Listen Up! You need to give these four-letter-words the flick, pronto. Because these words shout to the world “I’m not ready for that promotion, no matter what I say.”
There are 4 four-letter-words that you need to give the flick, pronto.
And they’re not the four-letter-words that translate as #$@%*!
They are the short, meaningless words that pepper emails and voice mails and pop out during phone calls and web conferences.
You may think these words are harmless and inconsequential, but these words say things about you. They can cast doubt on your professionalism, influence, intelligence and leadership potential.
Here is the line-up: Fine. Okay. Just. Only.
These words don’t add anything to your gravitas, yet they do perform a function to diminish, whether we like it or not.
They allow you to stay small. Those four words let others know that you’re not quite ready for that promotion/project lead/overseas secondment/grant no matter what you say.
What you say and what they hear.
Example 1: When asked to meet a new deadline, instead of saying Okay, a better option would be to say “I’ll need to juggle my schedule, but I should be able to get the report finished by that date. If there’s going to be any issues, I’ll let you know before the end of the week.”
Example 2: When asked how you are during the team’s weekly Zoom meeting, instead of saying Fine Thanks, a better option would be to say “I’m great and I’m really looking forward to hearing how Project X is coming along.”
Here’s an Exercise:
Go back and read the emails you have sent over the past seven days. Do you tend to use the word ‘just’ a lot?
Use the search/find function to find the word ‘Just’.
Repeat with the words Fine, Okay and Only.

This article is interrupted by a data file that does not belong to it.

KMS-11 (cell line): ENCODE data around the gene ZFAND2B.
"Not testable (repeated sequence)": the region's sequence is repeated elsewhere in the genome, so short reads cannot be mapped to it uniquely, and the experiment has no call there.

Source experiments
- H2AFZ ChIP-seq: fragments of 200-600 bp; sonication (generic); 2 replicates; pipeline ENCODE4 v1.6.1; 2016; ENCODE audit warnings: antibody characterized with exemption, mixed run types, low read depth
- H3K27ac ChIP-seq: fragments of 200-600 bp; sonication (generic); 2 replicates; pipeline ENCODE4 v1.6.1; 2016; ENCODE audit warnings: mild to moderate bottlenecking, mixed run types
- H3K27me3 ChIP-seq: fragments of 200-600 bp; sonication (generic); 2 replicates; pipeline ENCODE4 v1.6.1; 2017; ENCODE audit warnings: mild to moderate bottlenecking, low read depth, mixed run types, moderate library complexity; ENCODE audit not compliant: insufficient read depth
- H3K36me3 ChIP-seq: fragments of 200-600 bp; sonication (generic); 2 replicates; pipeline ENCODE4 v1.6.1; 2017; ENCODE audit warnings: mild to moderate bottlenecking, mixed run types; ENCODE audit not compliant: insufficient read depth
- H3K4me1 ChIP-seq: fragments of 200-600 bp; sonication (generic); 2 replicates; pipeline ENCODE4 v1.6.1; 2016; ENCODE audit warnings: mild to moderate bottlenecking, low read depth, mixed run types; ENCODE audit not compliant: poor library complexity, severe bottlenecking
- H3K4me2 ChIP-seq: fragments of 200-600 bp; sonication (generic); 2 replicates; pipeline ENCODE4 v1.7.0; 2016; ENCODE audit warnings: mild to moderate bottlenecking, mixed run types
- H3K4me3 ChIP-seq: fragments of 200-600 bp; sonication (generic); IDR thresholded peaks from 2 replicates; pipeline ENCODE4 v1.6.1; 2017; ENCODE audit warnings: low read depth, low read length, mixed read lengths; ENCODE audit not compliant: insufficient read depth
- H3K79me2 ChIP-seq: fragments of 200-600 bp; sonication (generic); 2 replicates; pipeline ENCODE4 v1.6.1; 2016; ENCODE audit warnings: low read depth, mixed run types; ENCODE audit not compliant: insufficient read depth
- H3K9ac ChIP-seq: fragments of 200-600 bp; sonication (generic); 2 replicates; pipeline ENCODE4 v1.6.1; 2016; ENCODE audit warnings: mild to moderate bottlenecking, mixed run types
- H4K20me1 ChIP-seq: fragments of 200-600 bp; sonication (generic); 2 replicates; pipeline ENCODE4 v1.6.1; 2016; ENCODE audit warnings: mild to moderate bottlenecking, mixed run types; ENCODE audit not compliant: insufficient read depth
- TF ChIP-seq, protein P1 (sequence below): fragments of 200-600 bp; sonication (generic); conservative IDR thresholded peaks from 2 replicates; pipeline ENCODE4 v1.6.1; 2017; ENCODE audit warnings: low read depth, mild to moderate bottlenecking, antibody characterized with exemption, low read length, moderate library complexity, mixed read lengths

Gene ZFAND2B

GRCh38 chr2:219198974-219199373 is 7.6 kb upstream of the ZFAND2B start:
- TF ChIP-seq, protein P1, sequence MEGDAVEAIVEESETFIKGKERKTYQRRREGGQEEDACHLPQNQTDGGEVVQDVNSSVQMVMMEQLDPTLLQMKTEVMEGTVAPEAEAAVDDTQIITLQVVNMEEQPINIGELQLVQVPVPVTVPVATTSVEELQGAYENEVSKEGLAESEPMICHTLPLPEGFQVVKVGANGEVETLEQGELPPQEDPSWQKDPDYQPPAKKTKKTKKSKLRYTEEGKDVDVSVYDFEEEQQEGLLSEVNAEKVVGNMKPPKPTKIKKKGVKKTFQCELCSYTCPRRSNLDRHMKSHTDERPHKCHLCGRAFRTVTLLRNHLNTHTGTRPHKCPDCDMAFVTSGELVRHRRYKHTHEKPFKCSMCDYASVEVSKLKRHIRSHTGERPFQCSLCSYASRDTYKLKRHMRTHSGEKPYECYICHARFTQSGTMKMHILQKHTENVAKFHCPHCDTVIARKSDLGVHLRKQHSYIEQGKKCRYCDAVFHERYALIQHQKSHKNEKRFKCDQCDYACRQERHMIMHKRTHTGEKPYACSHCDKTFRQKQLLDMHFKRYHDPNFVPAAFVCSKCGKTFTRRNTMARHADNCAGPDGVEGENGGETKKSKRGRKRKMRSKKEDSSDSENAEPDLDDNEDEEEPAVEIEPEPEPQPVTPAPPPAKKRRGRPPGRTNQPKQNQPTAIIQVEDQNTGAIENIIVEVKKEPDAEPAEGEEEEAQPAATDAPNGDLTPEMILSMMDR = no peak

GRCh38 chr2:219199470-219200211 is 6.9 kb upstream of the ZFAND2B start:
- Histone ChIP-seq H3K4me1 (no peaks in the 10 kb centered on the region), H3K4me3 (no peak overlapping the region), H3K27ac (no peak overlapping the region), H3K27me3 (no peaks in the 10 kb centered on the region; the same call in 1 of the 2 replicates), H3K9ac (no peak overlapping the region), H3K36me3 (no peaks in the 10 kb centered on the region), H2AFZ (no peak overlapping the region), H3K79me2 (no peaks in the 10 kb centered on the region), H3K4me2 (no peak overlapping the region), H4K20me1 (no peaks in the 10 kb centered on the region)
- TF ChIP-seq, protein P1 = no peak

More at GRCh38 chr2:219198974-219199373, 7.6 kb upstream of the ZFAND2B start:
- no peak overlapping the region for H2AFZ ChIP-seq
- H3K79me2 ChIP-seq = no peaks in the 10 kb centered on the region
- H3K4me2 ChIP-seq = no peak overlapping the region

Is it a way to make things sound polite? Well-mannered? Not too pushy? To seemingly demonstrate grace under pressure?
Do you just follow up on things?
Is there anything you were just wondering?
Do you hope that’s okay?
Try deleting the “offending” word from your sentence and see if there’s really any difference in meaning.
Develop the confidence to be straightforward, clear and direct when you write and speak (and not to care what people think). It is the first step towards expanding your circle of influence.
Example 3: “Hi Morgan, I’m just wondering if you have had a chance to read the media release yet?”
A better option would be “Hi Morgan, the media release will be going out at 3pm today. If you have any input, let me know by 11:30am. Thanks.”
Coming in at nine letters and more than double the four-letter limit, the word Currently is equally as toxic.
Compare these two statements:
The first statement indicates that your maternity leave is for a defined period, it will come to an end, and you will return to your position at ACME.
So, what does the second statement say? That this role will come to an end. It is not permanent (subtext: sooner or later, they will find out I am an impostor). It creates uncertainly in the mind of the listener and begs questions like, if it’s not permanent, who will be taking on this position next and who will I be dealing with in the future? They are already looking past you.
It’s difficult to be considered a contender when your peers, your manager, and the decision-makers and influencers in your work-life, hear your lack of self-confidence and self-leadership in every email and verbal exchange you have. You are unconsciously betraying yourself.
Habitual belittling, excusing and minimising your very existence negatively impacts your perception of yourself and others’ perceptions of you.
So, don’t be just someone who only wants to be noticed, and is okay to wait in line for the next opportunity, because you are currently fine doing what you are doing. Sorry. And thanks.
Instead, be the obvious choice to the C-Suite.
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